In this week’s episode, PNM looks into the basic mechanism and potential of gene editing. This technique, often referred to as a tool, uses a delivery system for CRISPR (clustered regularly interspaced short palindromic repeats) containing a protein, mostly Cas9, that can snip out targeted genes, and optionally replace those genes. Our guest is Krishanu Saha, Assistant Professor in biomedical engineering at UW-Madison. The variety and range of uses of CRISPR is staggering. For instance, Kris’ lab studies the use of CRISPR on stem cells to see whether specifically induced tissue can resist the effects of various toxic chemicals. Our discussion barely scratched the surface of this groundbreaking technique, like its ethical considerations.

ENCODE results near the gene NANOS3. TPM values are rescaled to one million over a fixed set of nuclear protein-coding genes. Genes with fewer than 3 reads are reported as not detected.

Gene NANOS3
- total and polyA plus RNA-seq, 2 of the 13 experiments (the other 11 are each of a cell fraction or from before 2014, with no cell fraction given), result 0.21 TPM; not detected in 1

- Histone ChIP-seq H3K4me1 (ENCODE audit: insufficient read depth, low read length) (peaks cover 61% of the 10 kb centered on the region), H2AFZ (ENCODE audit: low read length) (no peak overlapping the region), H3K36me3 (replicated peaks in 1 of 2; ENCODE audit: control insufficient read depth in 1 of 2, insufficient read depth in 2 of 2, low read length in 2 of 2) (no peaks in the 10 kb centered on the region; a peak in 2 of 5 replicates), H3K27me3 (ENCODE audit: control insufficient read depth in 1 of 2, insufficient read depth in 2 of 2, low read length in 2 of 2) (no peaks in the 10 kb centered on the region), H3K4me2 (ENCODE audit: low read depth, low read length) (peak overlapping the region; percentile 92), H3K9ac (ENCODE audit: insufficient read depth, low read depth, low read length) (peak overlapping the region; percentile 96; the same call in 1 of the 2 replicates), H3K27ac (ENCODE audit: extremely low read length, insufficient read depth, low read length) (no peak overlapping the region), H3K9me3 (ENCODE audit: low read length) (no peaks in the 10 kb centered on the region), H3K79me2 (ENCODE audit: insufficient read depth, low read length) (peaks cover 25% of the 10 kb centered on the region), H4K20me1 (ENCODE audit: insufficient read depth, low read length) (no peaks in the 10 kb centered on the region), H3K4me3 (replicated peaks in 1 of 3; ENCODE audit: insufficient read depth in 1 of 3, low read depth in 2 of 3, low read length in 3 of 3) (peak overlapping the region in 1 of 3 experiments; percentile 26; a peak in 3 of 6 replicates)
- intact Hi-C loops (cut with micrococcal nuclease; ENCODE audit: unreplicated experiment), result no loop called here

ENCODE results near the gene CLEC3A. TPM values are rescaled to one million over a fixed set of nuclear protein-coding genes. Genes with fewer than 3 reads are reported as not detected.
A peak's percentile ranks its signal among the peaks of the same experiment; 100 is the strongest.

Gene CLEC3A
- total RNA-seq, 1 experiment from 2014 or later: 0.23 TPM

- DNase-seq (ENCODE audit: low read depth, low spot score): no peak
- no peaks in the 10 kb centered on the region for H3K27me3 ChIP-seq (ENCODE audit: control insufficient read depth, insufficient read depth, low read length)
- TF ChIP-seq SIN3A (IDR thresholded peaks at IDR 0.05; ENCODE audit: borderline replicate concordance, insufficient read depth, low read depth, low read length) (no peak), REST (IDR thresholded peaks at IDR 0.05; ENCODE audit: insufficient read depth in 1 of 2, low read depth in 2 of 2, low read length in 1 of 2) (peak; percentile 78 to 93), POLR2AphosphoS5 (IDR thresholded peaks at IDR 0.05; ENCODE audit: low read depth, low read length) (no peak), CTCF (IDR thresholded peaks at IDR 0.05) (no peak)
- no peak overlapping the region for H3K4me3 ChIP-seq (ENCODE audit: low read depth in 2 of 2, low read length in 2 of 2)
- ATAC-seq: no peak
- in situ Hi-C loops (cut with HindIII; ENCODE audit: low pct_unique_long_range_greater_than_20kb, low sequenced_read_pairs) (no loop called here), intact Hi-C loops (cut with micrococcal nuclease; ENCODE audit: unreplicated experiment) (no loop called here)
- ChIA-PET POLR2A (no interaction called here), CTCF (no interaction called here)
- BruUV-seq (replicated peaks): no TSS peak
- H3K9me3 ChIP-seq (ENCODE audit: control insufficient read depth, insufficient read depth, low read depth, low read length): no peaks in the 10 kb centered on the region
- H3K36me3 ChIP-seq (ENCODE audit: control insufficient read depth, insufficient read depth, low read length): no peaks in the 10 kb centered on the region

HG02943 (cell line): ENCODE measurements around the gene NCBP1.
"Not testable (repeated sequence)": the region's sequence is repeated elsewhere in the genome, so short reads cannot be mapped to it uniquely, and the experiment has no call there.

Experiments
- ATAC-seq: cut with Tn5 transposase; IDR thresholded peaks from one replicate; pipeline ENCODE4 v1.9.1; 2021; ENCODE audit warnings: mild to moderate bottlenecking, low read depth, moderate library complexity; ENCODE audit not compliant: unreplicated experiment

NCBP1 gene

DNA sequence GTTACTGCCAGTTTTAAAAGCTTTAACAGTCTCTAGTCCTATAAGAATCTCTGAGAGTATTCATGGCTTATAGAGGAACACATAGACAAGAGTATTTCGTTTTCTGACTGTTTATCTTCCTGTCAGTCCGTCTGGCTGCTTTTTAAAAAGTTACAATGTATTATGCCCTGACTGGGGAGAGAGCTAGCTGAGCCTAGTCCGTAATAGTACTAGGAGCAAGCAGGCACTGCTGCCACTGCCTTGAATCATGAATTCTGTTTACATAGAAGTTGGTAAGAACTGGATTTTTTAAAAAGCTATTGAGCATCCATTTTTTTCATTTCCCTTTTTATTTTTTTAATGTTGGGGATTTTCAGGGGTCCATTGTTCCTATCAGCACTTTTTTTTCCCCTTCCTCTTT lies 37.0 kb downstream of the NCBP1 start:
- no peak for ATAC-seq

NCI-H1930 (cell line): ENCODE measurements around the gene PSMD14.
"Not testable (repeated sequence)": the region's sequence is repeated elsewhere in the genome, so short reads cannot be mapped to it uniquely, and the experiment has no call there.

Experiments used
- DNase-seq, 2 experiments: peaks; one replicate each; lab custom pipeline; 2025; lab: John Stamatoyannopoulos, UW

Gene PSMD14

For more information, check out Radiolab’s episode called “Antibodies Part 1: CRISPR.”
On that page is a link to an article by science journalist Carl Zimmer that does a great job in describing gene editing. Here’s a link that article.
Another fairly decent description of CRISPR comes from the website nature.com.
To understand how CRISPR is being used in research, check out this New York Times article on research dealing with Muscular dystrophy.